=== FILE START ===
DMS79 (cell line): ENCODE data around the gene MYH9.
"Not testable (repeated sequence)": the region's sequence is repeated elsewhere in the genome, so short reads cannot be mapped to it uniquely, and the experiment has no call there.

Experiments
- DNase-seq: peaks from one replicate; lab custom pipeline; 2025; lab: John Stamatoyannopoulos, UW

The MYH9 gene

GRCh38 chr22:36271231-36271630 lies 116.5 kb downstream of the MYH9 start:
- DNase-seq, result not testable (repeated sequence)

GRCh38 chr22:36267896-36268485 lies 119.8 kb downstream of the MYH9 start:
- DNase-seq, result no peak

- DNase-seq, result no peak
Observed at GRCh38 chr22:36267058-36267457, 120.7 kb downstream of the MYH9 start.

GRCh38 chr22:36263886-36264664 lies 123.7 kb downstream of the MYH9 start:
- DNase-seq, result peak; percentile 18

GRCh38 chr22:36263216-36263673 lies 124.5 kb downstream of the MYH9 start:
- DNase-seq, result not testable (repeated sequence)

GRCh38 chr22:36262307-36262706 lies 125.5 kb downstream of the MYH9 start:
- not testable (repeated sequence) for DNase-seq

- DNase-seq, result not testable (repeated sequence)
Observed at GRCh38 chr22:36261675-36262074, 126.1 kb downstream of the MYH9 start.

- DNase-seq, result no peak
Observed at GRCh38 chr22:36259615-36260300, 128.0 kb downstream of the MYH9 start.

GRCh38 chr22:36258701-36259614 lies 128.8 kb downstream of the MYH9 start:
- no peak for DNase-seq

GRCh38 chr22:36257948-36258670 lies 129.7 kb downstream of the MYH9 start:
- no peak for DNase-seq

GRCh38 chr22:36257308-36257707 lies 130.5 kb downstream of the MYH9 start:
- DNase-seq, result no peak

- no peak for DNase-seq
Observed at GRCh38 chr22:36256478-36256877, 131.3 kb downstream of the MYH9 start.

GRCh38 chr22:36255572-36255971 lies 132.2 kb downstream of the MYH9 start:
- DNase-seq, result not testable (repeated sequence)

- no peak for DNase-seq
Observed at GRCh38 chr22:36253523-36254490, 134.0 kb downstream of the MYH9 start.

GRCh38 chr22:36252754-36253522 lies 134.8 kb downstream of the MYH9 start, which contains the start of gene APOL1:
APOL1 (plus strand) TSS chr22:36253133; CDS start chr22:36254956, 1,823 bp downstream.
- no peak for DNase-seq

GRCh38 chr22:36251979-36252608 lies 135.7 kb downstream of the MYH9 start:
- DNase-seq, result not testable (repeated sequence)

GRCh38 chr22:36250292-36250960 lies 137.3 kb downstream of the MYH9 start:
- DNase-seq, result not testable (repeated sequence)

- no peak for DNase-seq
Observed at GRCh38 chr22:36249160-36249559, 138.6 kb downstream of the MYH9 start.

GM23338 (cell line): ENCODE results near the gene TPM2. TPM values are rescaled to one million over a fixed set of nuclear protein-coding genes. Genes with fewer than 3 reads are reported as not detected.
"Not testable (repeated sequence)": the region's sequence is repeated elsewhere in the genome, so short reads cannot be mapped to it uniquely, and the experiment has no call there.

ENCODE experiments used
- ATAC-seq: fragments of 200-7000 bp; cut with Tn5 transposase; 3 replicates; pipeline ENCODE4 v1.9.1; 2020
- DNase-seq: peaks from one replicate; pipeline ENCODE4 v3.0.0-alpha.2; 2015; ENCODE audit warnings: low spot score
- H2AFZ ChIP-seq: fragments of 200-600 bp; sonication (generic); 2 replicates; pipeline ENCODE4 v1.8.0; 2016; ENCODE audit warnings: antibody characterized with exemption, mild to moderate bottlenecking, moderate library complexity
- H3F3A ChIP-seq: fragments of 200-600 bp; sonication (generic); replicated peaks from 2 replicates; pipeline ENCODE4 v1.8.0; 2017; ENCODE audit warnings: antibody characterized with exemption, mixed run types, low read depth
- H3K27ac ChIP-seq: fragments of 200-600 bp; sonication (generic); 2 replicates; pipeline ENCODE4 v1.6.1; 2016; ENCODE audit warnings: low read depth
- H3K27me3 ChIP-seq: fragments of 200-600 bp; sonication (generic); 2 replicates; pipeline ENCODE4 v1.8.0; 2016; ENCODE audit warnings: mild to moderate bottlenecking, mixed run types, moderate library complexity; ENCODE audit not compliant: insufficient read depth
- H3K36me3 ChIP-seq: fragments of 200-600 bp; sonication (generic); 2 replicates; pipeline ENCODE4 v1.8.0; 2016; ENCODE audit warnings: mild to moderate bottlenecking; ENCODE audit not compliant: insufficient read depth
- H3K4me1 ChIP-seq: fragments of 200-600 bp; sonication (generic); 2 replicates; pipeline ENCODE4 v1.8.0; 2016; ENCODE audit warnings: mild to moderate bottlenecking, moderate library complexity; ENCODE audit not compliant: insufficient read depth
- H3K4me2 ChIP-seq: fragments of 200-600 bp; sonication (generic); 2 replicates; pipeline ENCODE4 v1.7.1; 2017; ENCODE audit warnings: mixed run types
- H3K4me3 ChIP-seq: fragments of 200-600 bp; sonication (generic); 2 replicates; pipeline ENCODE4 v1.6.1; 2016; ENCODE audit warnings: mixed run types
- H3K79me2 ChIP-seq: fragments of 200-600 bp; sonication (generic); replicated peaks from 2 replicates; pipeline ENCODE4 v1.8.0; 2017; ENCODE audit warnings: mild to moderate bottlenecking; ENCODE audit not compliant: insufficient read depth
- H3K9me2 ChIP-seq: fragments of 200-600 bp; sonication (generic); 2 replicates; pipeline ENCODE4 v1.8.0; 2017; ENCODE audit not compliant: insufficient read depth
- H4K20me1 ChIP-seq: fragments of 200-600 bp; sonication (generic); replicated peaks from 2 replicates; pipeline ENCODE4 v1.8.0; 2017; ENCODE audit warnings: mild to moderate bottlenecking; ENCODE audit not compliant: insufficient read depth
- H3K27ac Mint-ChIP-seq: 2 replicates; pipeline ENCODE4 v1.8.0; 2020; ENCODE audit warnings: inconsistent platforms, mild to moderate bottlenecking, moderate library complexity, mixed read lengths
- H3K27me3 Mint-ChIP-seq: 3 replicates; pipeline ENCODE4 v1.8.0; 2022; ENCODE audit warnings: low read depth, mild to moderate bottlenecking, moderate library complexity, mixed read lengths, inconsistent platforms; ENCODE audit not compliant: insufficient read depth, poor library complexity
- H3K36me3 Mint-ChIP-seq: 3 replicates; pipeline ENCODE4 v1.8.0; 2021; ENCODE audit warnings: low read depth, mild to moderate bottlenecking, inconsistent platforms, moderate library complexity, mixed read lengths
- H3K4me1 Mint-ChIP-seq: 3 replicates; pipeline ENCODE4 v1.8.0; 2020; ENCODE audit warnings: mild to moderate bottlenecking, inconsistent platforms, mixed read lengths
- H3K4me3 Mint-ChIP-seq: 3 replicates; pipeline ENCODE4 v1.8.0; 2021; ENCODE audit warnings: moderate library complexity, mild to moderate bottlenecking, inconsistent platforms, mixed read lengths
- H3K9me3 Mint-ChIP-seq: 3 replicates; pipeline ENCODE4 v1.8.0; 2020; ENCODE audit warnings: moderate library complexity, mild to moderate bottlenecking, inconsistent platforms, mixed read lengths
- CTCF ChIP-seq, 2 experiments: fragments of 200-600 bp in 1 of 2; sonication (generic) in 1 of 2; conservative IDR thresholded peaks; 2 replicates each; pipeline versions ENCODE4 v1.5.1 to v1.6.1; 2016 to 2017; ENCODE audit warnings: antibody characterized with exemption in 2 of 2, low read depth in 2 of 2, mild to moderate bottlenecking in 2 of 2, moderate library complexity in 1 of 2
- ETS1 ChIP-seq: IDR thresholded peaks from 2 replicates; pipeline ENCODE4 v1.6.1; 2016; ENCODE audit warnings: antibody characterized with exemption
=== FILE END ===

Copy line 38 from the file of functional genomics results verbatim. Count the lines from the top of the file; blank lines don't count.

- DNase-seq, result not testable (repeated sequence)